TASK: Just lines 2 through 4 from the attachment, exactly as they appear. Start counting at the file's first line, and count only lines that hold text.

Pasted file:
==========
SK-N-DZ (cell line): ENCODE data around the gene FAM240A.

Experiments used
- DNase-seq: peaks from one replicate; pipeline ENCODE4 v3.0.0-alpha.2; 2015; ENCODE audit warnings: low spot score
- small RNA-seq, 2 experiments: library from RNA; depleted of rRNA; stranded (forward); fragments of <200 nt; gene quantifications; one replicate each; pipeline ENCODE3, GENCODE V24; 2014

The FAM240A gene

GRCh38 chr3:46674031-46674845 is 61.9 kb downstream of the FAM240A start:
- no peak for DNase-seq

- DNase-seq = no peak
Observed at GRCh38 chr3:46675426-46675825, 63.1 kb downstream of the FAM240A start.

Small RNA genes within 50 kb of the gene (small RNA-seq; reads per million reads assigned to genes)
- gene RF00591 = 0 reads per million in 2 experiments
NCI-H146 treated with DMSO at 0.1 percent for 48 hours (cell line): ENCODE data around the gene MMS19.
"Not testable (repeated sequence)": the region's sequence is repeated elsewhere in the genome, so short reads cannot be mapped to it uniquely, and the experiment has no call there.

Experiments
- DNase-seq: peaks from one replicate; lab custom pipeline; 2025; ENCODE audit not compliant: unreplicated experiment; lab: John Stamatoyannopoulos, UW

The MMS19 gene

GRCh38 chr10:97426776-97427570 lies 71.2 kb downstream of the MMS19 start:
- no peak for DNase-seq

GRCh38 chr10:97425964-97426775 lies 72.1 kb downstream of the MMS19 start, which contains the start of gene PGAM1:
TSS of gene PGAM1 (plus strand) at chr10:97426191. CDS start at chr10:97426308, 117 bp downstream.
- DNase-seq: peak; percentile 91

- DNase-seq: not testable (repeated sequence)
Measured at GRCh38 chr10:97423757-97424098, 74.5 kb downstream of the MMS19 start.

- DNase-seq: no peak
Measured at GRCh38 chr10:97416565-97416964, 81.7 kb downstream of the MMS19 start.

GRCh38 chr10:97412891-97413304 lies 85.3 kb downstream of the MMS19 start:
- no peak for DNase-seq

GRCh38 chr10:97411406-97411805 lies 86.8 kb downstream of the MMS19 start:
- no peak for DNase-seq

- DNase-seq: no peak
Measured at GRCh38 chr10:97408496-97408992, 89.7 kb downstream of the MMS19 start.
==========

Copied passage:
Experiments used
- DNase-seq: peaks from one replicate; pipeline ENCODE4 v3.0.0-alpha.2; 2015; ENCODE audit warnings: low spot score
- small RNA-seq, 2 experiments: library from RNA; depleted of rRNA; stranded (forward); fragments of <200 nt; gene quantifications; one replicate each; pipeline ENCODE3, GENCODE V24; 2014